Cisco Support Community
cancel
Showing results for 
Search instead for 
Did you mean: 
Announcements

Attention: The Community will be in read-only mode on 12/14/2017 from 12:00 am pacific to 11:30 am.

During this time you will only be able to see content. Other interactions such as posting, replying to questions, or marking content as helpful will be disabled for few hours.

We apologize for the inconvenience while we perform important updates to the Community.

New Member

GET VPN Overhead

Hi All,

We are looking for overhead accounted because of GET VPN.Is there any comparison chart or value .

Thanks

Regards

Anantha Subramanian Natarajan

2 ACCEPTED SOLUTIONS

Accepted Solutions
Cisco Employee

Re: GET VPN Overhead

Anantha,

As mentioned by Lloyd, in GETVPN the new IP Header is a copy of the Original IP Header. So, that is going to be 20 bytes (without options). Keep in mind that the size of the packet may vary due to encryption and authentication options such as AES, SHA, etc. Roughly, around 52 to 56 bytes. So, with new IP Header you are looking at 72 to 76 bytes.

I would refer the ESP RFC 4303 for details.

I have not seen a specific GET VPN performance document on cisco.com. But, Since the Original IP Header is copied and placed in front of the ESP instead of a New IP Header like the traditional IPSEC, I dont think there is going to be much of a difference in the encryption performance between Traditional and GET VPNs.

I hope it helps.

Regards,

Arul

New Member

Re: GET VPN Overhead

Packet overhead is identical to tunnel mode IPsec.

The only variation that will typically occur will be due to algorithims being used for encryption/authentication but that also applies to standard IPsec.

8 REPLIES
New Member

Re: GET VPN Overhead

The original IP header is copied as the new IP header and placed in front of the ESP header.

http://www.cisco.com/en/US/products/ps6635/products_data_sheet0900aecd80582067.html

-lloyd

New Member

Re: GET VPN Overhead

Thanks Lloyd..........So the overhead is the additional header(Which is the fixed size irrespective of data size) ....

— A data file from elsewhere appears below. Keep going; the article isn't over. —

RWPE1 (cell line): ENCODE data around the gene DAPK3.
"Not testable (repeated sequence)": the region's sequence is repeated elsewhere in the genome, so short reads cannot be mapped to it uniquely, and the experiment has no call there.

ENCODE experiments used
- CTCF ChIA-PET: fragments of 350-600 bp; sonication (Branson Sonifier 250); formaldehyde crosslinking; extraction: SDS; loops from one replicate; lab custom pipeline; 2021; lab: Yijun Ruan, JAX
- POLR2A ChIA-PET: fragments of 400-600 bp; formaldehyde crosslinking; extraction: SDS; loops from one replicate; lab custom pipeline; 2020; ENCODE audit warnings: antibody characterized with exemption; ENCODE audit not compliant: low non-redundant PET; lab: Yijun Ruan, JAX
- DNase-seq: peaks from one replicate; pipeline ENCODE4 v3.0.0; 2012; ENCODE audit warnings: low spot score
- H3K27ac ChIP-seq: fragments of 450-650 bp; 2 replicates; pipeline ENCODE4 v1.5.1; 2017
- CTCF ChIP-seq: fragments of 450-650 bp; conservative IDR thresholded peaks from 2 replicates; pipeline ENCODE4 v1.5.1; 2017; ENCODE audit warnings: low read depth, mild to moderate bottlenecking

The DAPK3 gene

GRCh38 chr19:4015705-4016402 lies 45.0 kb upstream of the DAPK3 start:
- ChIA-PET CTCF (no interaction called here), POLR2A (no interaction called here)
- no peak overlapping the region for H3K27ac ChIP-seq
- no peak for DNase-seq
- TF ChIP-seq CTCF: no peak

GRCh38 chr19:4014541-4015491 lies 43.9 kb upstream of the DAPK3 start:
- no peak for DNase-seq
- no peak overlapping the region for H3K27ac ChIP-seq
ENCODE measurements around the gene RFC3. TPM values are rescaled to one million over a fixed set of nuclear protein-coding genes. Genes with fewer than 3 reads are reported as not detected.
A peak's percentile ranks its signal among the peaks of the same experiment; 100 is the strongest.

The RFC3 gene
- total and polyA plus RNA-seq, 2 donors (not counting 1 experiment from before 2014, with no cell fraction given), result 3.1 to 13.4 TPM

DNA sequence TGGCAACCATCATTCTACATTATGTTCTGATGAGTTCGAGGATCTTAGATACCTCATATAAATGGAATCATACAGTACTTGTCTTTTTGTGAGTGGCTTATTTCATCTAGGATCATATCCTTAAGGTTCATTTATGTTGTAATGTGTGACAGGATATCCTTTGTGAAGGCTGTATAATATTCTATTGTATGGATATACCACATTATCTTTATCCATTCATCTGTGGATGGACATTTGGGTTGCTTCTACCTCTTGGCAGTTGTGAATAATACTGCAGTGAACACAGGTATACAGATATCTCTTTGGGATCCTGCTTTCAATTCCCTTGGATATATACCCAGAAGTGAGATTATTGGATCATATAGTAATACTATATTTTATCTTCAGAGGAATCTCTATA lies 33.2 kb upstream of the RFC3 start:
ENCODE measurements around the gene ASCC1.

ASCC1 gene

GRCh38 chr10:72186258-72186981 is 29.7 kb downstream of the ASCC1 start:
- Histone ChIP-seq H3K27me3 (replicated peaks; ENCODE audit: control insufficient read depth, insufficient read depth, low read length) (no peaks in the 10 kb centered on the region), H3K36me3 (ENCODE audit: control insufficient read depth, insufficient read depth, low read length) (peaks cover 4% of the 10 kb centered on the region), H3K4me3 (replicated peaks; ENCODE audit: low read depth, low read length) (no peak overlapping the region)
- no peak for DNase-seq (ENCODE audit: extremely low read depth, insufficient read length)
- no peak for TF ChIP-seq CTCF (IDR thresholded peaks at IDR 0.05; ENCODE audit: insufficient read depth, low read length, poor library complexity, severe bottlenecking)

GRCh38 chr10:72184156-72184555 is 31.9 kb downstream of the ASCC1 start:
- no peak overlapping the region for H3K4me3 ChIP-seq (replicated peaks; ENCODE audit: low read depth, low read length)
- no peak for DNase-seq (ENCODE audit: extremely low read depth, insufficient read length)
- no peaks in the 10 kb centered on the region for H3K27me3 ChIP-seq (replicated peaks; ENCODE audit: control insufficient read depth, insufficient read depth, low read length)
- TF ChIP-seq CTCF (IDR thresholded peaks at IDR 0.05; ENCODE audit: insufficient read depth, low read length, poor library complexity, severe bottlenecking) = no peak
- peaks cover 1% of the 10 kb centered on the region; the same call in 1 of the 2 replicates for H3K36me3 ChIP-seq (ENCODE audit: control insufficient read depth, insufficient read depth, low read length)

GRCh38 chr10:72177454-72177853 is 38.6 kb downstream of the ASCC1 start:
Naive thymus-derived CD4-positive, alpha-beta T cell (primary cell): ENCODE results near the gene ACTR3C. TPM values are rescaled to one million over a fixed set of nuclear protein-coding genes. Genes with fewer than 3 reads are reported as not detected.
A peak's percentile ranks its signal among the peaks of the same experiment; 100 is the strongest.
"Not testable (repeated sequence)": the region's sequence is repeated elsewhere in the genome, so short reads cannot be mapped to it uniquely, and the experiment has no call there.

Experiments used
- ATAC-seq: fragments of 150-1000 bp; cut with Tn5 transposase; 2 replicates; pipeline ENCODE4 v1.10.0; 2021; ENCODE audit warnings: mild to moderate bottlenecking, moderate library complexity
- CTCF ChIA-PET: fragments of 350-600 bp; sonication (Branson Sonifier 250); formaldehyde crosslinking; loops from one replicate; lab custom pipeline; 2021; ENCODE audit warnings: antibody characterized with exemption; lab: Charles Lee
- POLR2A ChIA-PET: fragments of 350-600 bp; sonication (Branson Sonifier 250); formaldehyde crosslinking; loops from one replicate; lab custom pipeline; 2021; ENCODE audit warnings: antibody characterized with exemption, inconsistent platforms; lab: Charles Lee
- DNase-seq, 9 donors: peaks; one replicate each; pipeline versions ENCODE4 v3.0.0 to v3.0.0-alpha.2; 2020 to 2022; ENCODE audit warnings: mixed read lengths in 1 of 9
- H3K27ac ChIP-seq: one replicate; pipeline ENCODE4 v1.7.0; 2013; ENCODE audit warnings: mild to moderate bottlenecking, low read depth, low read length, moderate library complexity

Once again thanks

Regards

Anantha Subramanian Natarajan

Cisco Employee

Re: GET VPN Overhead

Anantha,

As mentioned by Lloyd, in GETVPN the new IP Header is a copy of the Original IP Header. So, that is going to be 20 bytes (without options). Keep in mind that the size of the packet may vary due to encryption and authentication options such as AES, SHA, etc. Roughly, around 52 to 56 bytes. So, with new IP Header you are looking at 72 to 76 bytes.

I would refer the ESP RFC 4303 for details.

I have not seen a specific GET VPN performance document on cisco.com. But, Since the Original IP Header is copied and placed in front of the ESP instead of a New IP Header like the traditional IPSEC, I dont think there is going to be much of a difference in the encryption performance between Traditional and GET VPNs.

I hope it helps.

Regards,

Arul

New Member

Re: GET VPN Overhead

Arul,Thank you very much -------The explanation is quite descriptive and helpful

New Member

Re: GET VPN Overhead

Just to add to the discussion on performance.

I have seen some performance numbers and they do seem to be comparable from what I remember. AIM-VPN/SSL-2 card is required to fully implement IPsec header preservation in hardware. The way I look at it, GET should substantially outperform any traditional Ipsec deployment either way, including DMVPN because because each router particpating in the GET domain really only fundamentally needs a single SA installed to exchange encrypted traffic with any peer in the network, regardless of size. That in itself allows the router to scale to much higher levels as compared to the same router in a traditional deployment. A traditional deployment of the same type may require 25+ tunnels to provide the same level of connectivity thus increasing the overhead on the router and substantially lowering the overall Ipsec throughput available on that platform since it is also a function of the # of tunnels in use.

New Member

Re: GET VPN Overhead

Packet overhead is identical to tunnel mode IPsec.

The only variation that will typically occur will be due to algorithims being used for encryption/authentication but that also applies to standard IPsec.

New Member

Re: GET VPN Overhead

Packet overhead is identical to tunnel mode IPsec.

The only variation that will typically occur will be due to algorithims being used for encryption/authentication but that also applies to standard IPsec.

New Member

Re: GET VPN Overhead

Thanks gistem.....

2892
Views
7
Helpful
8
Replies
CreatePlease to create content